aaronarnold | May 11, 2021 |
Missing that certain something that a Price novel usually has (is that the Harry Brandt thing?) but even Price on an off day is miles ahead of everyone else. ( )
  skolastic | Feb 2, 2021 |
Good old-fashioned, clichéd, razor-sharp crime novel. 100 mph pacing, no redundant descriptions, just enough to paint the picture but not to break the flow. Most natural dialogue I've seen in a while where exchanges don't always follow one another like when reading from a script but interrupt, contradict, omit and pre-empt like in real life. Plot is nothing you've not read before but there are enough twists to keep it fresh. ( )
  Paul_S | Dec 23, 2020 |
This was a really great read. I actually listened to it and it was mesmerizing. The writing was so good it was nearly distracting. I may well listen to it again and that's something I rarely - well, never - do. The Whites are white whale cases. The cases that get under a cops skin, the ones that remain open and unsolved even though the cops know exactly who did it. This story is not about hero cops but about real cops and it's just really good on all levels. ( )
  susandennis | Jun 5, 2020 |
Showing 1-5 of 55 (next | show all)
Despite its occasional lumps, this novel is, at once, a gripping police procedural and an affecting study in character and fate.
 
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As Billy Graves drove down Second Avenue to work, the crowds worried him: a quarter past one in the morning and There were still,far more people piling into the bars than leaving them, everyone coming and going having to muscle their way through the swaying clumps of half-hammered smokers standing directly outside the entrances.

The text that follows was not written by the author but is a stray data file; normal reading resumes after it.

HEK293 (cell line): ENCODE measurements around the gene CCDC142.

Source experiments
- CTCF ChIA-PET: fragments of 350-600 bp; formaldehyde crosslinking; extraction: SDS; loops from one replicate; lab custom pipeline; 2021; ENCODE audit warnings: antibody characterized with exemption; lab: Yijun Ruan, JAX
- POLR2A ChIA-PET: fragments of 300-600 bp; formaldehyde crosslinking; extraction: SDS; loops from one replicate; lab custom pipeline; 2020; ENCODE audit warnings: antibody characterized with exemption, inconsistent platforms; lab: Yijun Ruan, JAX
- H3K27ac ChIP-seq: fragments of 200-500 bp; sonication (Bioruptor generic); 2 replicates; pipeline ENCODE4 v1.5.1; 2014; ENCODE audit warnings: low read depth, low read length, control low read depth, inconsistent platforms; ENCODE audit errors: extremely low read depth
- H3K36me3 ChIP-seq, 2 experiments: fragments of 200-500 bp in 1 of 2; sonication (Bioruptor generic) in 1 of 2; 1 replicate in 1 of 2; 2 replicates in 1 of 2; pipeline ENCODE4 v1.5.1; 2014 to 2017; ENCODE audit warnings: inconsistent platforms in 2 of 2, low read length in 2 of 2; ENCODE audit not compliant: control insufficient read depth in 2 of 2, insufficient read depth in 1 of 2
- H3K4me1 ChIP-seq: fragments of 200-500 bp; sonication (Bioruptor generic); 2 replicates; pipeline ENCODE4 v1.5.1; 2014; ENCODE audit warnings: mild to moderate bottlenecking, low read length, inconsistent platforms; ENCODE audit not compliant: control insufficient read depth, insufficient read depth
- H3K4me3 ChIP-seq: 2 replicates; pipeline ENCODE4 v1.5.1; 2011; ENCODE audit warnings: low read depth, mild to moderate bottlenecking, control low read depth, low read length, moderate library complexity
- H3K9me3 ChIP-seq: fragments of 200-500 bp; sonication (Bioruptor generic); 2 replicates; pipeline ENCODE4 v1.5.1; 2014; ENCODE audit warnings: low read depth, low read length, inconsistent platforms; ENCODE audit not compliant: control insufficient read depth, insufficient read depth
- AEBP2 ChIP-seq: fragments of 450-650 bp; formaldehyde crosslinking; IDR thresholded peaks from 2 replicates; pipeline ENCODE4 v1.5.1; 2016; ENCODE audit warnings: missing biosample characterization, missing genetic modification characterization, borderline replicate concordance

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"Back in the bad old days, when Billy Graves worked for an anti-crime unit in Harlem known as the Wild Geese, the NYPD branded him as a cowboy. Now forty, he has somehow survived and become a sergeant in Manhattan Night Watch. Mostly, his team of detectives conducts a series of holding actions--and after years in police purgatory, Billy is content simply to do his job. But soon after he gets a 3:00 a.m. call about the fatal knifing of a drunk in a Third Avenue pub, his investigation moves beyond the usual handoff to the day shift. And when he discovers that the victim was once a suspect in the unsolved murder of a 13-year-old girl, he finds himself drawn back to the late 1990s when the Wild Geese were at their most wayward. Before the case can be closed, it will severely test Billy's new sense of purpose and force him to accept that his troubled past isn't past at all. Richard Price, one of America's most gifted novelists, has always written brilliantly about cops, criminals, and New York City. Now, writing as Harry Brandt, he is poised to win a huge following among all those who hunger for first-rate crime fiction"--

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Haiku summary
Chacun a son White
Faut tuer celui de l'autre
Tout reprend sa place